> My intuition is that you want to balkanise the population into lots of islands with minimal bridges between them - the same household member going to the same shop every time, the same delivery people doing the same rounds to the same houses, the same food suppliers going to the same shops etc.   This creates islands with minimal chance of infection spreading between them and is a layer of structure on top of the current emergency measures.  You can also then try and improve the training of the key "bridge" people in terms of protocols to avoid passing on infection [1]. This is how you keep a hot object from heating a cool object - minimise bridging structures.  The thermal analogy is by no means identical to a pandemic, but it's not a bad starting point.   I'm hoping make some basic models and also that the ICL one lands on GitHub soon so I can dive in to making a reference version.  

This is close to the Japanese approach. The main goal there was to prevent the spread from cluster to cluster.

The metro system is the big liability, in my opinion. As long as that is running, the amount of people in the parks becomes secondary.

See https://twitter.com/HironoriFunabi1/status/1241734715175993345 and https://twitter.com/HironoriFunabi1/status/1241734736336338944

wintertree 28 Mar 2020
In reply to Richard J:

Thanks for the link.  Interesting reading and comforting to know there are potentially more ways out of this mess into something more functional than our current lockdown.

wintertree 28 Mar 2020
In reply to HansStuttgart:

Thanks

Wiley Coyote2 28 Mar 2020
In reply to TobyA:

No idea if this is tosh or not but either way an interesting contribution from a recently-retired pathologist and academic. The idea that UK mortality rate seems high because we are only testing worst cases makes sense but if it's not as lethal as figures suggest why are we seeing the horror shows in Italian hospitals?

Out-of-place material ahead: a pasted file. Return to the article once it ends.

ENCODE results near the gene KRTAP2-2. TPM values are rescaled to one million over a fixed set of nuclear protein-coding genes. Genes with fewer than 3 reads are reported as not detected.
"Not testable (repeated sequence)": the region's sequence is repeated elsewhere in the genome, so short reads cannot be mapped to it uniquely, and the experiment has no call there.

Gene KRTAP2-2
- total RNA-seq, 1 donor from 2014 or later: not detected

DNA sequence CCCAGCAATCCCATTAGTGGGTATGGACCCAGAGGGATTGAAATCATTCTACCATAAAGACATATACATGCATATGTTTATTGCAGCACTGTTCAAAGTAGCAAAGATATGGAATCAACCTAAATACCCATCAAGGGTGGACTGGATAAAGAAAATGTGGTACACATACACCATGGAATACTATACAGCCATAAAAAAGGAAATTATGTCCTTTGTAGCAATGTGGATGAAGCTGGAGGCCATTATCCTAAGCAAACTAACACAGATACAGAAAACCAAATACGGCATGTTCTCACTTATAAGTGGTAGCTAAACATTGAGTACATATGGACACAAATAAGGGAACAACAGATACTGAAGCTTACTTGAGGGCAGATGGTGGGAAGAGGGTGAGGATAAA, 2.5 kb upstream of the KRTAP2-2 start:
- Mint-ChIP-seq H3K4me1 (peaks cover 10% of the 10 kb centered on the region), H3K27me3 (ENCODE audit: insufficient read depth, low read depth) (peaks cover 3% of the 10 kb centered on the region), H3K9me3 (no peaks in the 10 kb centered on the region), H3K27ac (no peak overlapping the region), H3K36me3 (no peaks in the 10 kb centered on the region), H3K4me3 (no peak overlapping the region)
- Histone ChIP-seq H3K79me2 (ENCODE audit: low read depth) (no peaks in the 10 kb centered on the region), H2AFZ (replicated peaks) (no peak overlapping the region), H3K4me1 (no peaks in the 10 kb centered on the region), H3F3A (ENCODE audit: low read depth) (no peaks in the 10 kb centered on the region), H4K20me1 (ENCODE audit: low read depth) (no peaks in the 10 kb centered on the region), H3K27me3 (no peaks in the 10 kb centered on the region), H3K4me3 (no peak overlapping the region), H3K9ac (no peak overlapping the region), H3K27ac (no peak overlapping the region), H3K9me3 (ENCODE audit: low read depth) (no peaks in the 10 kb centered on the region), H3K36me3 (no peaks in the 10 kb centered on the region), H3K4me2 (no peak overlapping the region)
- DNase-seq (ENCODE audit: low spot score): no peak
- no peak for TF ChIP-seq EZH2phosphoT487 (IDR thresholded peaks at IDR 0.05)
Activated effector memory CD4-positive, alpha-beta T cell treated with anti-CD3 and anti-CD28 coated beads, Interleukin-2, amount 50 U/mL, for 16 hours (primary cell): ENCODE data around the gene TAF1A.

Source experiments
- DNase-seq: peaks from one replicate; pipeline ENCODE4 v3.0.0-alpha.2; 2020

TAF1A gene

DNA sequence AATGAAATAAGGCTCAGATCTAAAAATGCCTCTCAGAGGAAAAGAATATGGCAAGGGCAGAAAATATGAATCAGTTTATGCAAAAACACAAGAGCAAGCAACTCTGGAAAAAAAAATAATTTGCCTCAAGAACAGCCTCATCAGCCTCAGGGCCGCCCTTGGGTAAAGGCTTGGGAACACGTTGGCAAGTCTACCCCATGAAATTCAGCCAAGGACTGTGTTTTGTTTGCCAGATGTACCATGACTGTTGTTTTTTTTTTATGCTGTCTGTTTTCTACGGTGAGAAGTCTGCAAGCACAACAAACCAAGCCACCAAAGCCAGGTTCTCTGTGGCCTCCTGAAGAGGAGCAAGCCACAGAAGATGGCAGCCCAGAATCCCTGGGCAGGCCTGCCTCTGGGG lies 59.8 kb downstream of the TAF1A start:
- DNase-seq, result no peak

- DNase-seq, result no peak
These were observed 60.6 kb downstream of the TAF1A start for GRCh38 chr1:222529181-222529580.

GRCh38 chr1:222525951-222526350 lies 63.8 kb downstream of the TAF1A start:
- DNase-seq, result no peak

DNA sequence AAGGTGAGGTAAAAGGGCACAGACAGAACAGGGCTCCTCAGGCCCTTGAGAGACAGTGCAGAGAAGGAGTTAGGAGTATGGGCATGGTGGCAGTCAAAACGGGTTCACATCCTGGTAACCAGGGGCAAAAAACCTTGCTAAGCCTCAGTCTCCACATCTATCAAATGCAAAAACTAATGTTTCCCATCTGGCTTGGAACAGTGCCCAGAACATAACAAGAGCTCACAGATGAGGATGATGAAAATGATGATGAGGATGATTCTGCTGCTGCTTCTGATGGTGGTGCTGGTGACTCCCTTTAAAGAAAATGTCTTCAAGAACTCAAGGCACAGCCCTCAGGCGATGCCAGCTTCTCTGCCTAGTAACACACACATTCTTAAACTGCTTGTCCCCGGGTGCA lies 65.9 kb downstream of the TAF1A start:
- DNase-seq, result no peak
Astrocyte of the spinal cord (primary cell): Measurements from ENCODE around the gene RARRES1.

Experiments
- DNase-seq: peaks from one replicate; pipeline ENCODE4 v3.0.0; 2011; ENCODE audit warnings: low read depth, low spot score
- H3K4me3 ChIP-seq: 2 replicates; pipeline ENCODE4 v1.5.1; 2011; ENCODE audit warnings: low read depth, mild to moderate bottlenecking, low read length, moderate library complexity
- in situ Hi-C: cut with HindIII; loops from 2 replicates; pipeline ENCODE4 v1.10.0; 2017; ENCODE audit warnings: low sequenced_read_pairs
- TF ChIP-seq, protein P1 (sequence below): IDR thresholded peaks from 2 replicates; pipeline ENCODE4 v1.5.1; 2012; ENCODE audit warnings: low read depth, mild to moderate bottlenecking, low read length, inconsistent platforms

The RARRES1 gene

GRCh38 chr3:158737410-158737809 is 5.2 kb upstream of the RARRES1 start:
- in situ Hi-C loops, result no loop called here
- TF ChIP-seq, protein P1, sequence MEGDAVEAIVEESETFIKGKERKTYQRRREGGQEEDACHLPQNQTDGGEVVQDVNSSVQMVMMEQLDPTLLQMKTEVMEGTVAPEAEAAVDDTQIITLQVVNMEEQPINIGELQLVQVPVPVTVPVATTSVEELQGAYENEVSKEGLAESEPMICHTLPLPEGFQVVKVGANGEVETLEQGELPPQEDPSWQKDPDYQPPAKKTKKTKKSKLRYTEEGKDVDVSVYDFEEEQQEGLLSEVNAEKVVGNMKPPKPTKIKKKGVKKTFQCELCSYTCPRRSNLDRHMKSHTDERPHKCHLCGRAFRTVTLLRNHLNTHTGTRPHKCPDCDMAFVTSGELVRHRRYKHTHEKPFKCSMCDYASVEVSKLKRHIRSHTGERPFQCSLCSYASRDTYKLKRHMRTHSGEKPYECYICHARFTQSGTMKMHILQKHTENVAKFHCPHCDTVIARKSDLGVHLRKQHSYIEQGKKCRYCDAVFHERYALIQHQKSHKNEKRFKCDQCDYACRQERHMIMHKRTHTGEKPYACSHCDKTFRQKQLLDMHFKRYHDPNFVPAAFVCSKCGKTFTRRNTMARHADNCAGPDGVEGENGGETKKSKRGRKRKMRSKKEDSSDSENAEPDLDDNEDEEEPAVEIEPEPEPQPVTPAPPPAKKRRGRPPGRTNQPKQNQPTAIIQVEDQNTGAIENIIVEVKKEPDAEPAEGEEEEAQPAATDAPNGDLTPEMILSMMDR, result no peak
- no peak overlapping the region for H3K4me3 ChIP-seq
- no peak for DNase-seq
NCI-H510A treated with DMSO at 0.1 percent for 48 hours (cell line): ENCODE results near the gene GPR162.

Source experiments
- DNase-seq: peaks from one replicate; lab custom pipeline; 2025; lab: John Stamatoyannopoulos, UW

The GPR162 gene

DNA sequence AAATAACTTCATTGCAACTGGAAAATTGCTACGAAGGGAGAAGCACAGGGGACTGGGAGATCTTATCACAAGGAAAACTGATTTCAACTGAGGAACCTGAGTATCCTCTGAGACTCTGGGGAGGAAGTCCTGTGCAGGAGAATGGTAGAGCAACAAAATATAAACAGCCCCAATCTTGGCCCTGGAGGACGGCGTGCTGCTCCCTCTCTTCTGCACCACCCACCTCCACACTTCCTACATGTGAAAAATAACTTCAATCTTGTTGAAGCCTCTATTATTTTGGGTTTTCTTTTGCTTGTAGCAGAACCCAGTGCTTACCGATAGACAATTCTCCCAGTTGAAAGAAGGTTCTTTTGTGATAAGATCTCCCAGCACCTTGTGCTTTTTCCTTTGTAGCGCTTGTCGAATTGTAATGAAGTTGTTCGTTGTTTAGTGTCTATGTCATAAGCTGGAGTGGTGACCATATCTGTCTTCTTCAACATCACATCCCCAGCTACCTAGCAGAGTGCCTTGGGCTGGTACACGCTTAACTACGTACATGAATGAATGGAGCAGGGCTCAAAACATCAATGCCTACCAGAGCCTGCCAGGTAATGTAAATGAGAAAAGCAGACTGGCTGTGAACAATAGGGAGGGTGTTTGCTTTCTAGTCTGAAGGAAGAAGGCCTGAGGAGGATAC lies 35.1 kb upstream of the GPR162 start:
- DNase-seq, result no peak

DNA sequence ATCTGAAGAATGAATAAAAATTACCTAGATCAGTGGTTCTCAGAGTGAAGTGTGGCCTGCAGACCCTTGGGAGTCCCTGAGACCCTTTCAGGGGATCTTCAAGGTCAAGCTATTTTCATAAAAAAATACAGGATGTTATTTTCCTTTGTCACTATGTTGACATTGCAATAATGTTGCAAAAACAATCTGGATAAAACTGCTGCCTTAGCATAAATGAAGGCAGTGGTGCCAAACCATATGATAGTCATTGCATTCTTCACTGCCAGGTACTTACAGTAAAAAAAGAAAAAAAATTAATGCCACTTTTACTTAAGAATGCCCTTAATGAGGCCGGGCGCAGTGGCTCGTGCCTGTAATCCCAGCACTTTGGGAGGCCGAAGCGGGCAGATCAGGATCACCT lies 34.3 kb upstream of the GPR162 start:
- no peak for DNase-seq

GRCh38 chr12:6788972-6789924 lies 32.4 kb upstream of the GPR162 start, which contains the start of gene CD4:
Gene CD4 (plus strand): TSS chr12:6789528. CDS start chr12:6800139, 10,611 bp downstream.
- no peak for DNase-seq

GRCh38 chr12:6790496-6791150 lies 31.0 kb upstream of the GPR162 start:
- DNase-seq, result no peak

https://www.spectator.co.uk/article/The-evidence-on-Covid-19-is-not-as-clear-as-we-think?fbclid=IwAR3TLXQj4mXvO7cR2fZ8hby-cLRUtMvjTN5mR3N8zl4i7w73WTdxiYE5Qgo

girlymonkey 28 Mar 2020
In reply to Wiley Coyote2:

But the mortality rate isn't the only factor. It's the number of serious cases who need intensive hospital treatment and live. There needs to be hospital capacity for these people. If there isn't, the death rate will rocket and people who wouldn't have been about to die anyway will die. Which is why we need to slow it down!

wintertree 28 Mar 2020
In reply to Wiley Coyote2:

He lost my respect by paragraph 3

> The simplest way to judge whether we have an exceptionally lethal disease is to look at the death rates. Are more people dying than we would expect to die anyway in a given week or month? Statistically, we would expect about 51,000 to die in Britain this month. At the time of writing, 422 deaths are linked to Covid-19 — so 0.8 per cent of that expected total. On a global basis, we’d expect 14 million to die over the first three months of the year. The world’s 18,944 coronavirus deaths represent 0.14 per cent of that total. These figures might shoot up but they are, right now, lower than other infectious diseases that we live with (such as flu). Not figures that would, in and of themselves, cause drastic global reactions.

The data clearly shows death rates from Coronavirus are not "steady state" unlike his 51,000 per month number, but are rising rapidly - indeed near exponentially in many Western European countries.  We haven't yet see the virus burn through the exponential phase in any country other than some in East Asia with far more "proactive test/trace" and "responsive lockdown" approaches than us, so the "early exponential phase" numbers he compares are sadly already well out of date and are likely to continue closing the gap to 51,000 rapidly.

His core thesis might be right, but "softening the reader up to it" by playing silly buggers with numbers when he should know better is highly disingenuous.

Speaking of which:

> At the time of writing, the UK’s 422 deaths and 8,077 known cases give an apparent death rate of 5 per cent.